Tuesday, June 10, 2008

Happy to be Childless

I was recently reading an article on Associated Content where a young mother expressed that there are still women in their thirties too selfish to have children. I'd like to know when it became a social pariah to remain childless. I am one of those women who chose long ago not to have children. We get stereotyped just as much as the young mother who chooses to have children at a young age. I can't tell you how many times I've been accused of being selfish, not knowing what I want, being wrong, and once was told I was "weird" for not wanting a child.

In today's society is it necessary to have a child that you don't want, just to satisfy the masses? In a study done at the University of Florida, - "The common belief that remaining childless leads to loneliness or depression in the elderly is contradicted by a new University of Florida study, which instead found similar levels of well-being among parents and people without children in their later years.

At the same time, having children is no guarantee of happiness later in life, said Tanya Koropeckyj-Cox, a UF sociology professor who conducted the study.

"For years we have heard warnings that if you don't have children, you will regret it later," she said. "But beliefs about childlessness leading to a lonely old age are simply not supported by our study."

The findings provide evidence that elderly people who never had children are not necessarily more psychologically vulnerable in older age than those with families, said Koropeckyj-Cox, who also is affiliated with UF's Institute on Aging.

One reason is that some people without children are able to maintain social ties throughout their lives that may substitute for what children would have given them, Koropeckyj-Cox said. They may do this with friends, work relationships or the younger generation, she said.

The survey included more than 3,800 men and women between the ages of 50 and 84 from across the country who were asked how often in the last week they'd felt lonely. The responses of parents were not statistically different than those without children, she said."

Why is it then, that when asked if you have children, you get the "look" when you say that you do not? Don't get me wrong, children are a blessing and "insert any sticky sweet phrase here" but why do I have to have one to prove that I'm important? The path I chose for my life reflects who I want to be and to be honest, I've never had that desire or need to fulfill my life with offspring. When my friends have a new baby, I love going to see it, hold it, buy gifts for it, etc. However, I don't feel a loss from not having my own.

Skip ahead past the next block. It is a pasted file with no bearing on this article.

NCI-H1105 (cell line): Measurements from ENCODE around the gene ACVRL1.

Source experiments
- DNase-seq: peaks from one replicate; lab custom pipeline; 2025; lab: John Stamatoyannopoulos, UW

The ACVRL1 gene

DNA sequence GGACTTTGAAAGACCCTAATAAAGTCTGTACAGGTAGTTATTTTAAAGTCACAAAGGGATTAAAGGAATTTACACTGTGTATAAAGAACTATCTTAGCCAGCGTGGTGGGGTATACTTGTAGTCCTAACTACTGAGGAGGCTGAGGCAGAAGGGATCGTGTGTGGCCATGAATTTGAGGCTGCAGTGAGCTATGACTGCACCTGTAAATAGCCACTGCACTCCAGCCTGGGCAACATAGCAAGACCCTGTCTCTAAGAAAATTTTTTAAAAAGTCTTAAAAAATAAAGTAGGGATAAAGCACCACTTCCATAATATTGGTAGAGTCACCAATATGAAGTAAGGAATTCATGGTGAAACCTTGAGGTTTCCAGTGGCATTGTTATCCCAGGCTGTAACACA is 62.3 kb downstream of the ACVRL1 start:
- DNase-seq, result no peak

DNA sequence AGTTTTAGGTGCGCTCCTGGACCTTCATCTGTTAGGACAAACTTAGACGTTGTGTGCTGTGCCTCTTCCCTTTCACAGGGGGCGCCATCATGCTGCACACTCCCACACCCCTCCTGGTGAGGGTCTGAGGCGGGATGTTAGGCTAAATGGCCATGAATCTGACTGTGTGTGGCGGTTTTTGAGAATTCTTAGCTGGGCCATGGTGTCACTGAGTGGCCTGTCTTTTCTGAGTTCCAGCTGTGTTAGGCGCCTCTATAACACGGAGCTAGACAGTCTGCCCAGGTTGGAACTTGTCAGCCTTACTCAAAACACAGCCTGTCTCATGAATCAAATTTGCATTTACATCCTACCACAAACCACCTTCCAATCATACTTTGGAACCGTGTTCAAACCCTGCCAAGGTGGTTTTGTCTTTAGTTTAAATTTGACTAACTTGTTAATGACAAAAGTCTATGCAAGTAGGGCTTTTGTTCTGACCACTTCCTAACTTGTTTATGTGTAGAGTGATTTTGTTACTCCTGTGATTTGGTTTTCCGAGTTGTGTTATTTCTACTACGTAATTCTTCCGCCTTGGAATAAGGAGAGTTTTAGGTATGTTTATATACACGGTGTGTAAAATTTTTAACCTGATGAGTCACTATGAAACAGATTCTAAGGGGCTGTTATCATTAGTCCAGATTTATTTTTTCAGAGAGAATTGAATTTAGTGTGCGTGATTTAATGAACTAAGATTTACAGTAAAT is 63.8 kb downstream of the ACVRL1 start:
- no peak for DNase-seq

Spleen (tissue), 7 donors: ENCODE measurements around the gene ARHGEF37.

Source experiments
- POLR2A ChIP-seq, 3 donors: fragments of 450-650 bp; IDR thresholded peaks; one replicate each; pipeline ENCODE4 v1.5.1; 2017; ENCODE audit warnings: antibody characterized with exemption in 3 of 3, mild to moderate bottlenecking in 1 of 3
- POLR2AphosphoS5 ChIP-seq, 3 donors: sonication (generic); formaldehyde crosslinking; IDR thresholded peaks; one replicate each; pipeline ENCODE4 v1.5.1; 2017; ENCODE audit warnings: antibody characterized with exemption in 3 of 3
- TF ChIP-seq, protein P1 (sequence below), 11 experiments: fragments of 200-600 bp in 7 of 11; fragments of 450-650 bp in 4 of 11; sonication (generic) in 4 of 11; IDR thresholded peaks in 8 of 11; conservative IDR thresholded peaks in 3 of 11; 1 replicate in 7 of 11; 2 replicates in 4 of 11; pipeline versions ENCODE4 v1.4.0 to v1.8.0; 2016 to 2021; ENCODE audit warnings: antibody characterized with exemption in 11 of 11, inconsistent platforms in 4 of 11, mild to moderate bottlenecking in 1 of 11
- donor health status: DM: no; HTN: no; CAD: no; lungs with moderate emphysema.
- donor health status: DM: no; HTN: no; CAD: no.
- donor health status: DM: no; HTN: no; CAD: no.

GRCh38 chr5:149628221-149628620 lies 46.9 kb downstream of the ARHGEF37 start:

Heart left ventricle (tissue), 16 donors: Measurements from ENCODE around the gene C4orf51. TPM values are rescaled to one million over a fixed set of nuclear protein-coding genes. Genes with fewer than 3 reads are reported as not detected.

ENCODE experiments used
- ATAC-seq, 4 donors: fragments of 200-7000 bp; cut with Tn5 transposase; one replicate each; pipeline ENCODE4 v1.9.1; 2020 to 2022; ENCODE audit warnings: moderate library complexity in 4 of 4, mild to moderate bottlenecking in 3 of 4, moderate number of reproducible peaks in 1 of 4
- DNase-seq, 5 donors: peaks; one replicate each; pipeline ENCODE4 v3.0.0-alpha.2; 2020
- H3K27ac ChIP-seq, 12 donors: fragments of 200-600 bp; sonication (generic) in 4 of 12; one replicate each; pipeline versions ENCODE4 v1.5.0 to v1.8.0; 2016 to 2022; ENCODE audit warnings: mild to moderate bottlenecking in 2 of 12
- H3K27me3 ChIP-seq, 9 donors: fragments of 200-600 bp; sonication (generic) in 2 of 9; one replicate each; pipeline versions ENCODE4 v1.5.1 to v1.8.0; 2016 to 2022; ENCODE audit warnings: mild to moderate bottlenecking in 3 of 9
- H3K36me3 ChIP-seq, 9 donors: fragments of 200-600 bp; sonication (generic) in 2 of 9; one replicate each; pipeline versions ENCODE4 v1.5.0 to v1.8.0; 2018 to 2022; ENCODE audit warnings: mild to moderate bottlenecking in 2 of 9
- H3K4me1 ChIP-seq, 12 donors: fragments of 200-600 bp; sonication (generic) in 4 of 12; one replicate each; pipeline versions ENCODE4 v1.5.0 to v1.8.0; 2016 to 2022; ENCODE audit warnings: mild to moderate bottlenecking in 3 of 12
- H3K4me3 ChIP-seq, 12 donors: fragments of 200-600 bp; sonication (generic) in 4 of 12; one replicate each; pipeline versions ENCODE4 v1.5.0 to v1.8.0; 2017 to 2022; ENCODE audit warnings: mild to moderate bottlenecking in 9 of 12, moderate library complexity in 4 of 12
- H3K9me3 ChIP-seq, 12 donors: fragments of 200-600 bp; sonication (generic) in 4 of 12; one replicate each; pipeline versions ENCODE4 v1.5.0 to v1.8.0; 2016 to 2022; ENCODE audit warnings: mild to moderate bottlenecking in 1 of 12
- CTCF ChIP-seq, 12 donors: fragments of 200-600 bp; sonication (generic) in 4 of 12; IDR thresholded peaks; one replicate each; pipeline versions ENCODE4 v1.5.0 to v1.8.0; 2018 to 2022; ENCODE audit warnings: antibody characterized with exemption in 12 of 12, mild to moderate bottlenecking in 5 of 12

Does it make me selfish to find some kids annoying? Of course not. Children are a reflection of how they're raised and while I have no desire to undertake that task, I also have no desire to have my nice things broken and sticky. I have no desire to childproof my home or to change my way of lifestyle. Does this again, make me selfish? Well, let's take a look at examples of being selfish. If you have a child based on society telling you what to do, and your true feelings are against having children, aren't you being selfish to your child by not being able to give it 100% of your love and devotion? I believe that having a child when one does not want one makes you much more selfish since that resentment will reflect itself on your baby.

In fact, childless couples get less tax breaks and less time off from work. Many people find that they are the ones who have to work holidays so that the people with children can be with their family. I'm sorry but I have a family too and my family is just as important as yours. I'd never deny you the time spent with your children, so why should I have to deny my own family time spent? As far as tax breaks and insurance, I don't get a tax break for having dependents and most insurance companies will not pay for vasectomies or elective tubal ligation.

Childbearing and childlessness are far more pressing issues in the lives of women than men, since they are connected to the way women think of themselves and the way they are seen socially by others. Many childless women report having to explain their childless status. The notion of remaining childless makes people uneasy. In part, that's because our sense of community is based on our sense of family. When you tell people that children aren't for you, they feel you're threatening society as a whole. (Beal)

There are now many groups in place where people who choose not to procreate can socialize and not feel judged on their parental status. One such group is www.nokidding.net

I do think that for some people, perhaps even a majority of people, having a baby is one of the most fulfilling and life-changing events there is. It's just not for me and that, in no way, makes me a selfish person. So, have your babies, love them, take care of them, and show them with pride, but don't expect me to have them just to please you.

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